What is Silver – A Definition
Silver is one of the most popular precious metals in existence, not only as a material for producing jewellery and currency but also as a commodity to be traded. But what is silver exactly and can it be defined in an unambiguous way?
The modern word ‘silver’ is derived from Old English ‘seolfor’, which in turn has links to Germanic words including ‘silbar’ and ‘sidabras’. Throughout its history, the word has referred both to the metal itself and to the properties it exhibits; namely its bright, shining, almost ethereal quality.
Silver is mined in a number of key regions of the globe, in places as diverse and disparate as Poland, Australia, Peru and Mexico.
Silver shares many of the same properties as gold, hence its widespread use and universal appreciation. It is the best conductor of electricity of any metal, meaning it can be useful in various manufacturing roles.
It is easy to work into different forms thanks to being a relatively soft metal, which is advantageous for producing jewellery and coinage. While it is more common than gold, it is rare enough to remain a precious commodity and eye-catching enough to have value for purely aesthetic reasons.
Silver was known to humanity before the written word was invented, so it is widely assumed that it was a vital element that acted as a bartering tool in the days before the concept of currency had been formalised.
Silver’s relative malleability meant that it was appreciated more for its pleasing appearance than its practical applications. It was also more widely available in some parts of the ancient world than others, which impacted its value. In Ancient Egypt, for example, silver was more precious than gold at some points.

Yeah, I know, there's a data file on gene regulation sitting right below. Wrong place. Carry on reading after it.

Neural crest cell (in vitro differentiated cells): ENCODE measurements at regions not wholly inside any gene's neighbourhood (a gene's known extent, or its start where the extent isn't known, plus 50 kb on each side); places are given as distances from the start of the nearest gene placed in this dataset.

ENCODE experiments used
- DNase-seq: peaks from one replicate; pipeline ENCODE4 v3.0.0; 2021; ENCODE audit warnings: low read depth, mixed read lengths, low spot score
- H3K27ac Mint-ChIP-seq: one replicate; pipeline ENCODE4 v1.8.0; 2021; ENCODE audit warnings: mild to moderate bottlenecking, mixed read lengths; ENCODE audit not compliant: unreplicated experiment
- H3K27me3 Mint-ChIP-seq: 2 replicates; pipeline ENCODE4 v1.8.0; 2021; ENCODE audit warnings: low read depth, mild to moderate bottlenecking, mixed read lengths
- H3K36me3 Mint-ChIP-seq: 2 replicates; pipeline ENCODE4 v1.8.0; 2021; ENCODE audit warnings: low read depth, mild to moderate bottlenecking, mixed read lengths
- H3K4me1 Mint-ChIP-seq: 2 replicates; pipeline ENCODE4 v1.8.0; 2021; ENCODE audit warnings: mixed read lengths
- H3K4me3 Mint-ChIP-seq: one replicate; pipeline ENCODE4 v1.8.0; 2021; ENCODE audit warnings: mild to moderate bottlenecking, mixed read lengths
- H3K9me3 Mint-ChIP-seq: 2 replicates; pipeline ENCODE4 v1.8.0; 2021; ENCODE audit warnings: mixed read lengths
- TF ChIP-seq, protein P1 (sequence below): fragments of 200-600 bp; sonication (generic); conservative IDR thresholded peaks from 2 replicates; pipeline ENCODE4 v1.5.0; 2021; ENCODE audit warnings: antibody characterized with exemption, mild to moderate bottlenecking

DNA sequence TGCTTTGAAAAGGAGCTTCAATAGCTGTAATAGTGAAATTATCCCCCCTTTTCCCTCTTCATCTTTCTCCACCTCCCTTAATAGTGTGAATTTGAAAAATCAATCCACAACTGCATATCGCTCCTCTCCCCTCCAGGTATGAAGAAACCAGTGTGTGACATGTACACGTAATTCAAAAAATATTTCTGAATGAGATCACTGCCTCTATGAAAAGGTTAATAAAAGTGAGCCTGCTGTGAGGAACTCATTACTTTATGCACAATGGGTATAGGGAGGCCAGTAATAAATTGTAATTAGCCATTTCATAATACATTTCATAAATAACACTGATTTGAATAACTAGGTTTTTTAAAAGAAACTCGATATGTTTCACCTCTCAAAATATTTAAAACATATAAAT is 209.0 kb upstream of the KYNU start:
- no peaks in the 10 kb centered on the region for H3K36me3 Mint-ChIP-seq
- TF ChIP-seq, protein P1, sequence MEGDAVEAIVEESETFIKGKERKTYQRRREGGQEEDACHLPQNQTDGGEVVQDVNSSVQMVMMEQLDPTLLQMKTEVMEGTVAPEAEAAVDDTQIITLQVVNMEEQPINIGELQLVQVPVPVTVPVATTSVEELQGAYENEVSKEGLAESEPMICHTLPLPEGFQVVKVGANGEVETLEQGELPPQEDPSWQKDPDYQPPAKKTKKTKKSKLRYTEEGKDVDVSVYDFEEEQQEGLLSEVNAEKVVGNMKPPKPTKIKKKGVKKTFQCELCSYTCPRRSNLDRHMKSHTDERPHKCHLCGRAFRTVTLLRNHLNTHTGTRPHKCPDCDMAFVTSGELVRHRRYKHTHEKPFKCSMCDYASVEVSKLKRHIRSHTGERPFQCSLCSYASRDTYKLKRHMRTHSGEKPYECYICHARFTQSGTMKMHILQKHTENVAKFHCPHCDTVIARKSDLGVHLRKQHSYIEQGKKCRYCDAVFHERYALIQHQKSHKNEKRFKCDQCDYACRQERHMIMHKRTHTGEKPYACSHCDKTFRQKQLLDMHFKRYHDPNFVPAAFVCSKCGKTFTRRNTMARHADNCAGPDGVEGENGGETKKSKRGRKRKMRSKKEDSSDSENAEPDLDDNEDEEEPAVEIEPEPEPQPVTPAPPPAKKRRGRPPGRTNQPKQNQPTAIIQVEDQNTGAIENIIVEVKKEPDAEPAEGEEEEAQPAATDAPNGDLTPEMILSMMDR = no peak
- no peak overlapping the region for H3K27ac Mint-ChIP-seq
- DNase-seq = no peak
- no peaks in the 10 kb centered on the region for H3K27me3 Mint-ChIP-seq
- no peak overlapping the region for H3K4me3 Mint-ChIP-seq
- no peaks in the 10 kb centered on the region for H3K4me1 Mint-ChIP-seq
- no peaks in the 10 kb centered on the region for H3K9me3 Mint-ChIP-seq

Silver coins have been circulated since at least 600BC, with archaeological digs at sites in Turkey bringing truly ancient coins to light in recent years. Even at this early stage in the emergence of currency, a design was struck in the coin to make it recognisable, albeit only on a single side.
In Britain, silver has a long history as a store of value, as well as in coinage. Up until the 19th century it was still used to make pennies and has since grown in popularity as a bullion coin with the introduction of the Silver Britannia coin in 1997.
Silver is an appealing option for investors for a number of reasons, chief amongst which is its resilient reputation and historic low level of volatility. It has been bought and sold for thousands of years and will continue to be traded for thousands more.
Like investing in gold, the decision to buy silver can be spurred on by a desire to avoid the risks associated with other investments. Silver’s value is innate and fairly stable, unlike nebulous concepts of currency and other marketable commodities.
Of course, owning physical silver in the form of silver bars or coins will require that you also have somewhere safe to keep them. If you need help with silver storage, speak to us about our secure storage solutions.
The team at Physical Gold should be your first point of contact for all of your silver investment needs. Call us on 020 7060 9992 or drop us an email to ask a question, learn more about our investment opportunities or get advice on precious metal trading.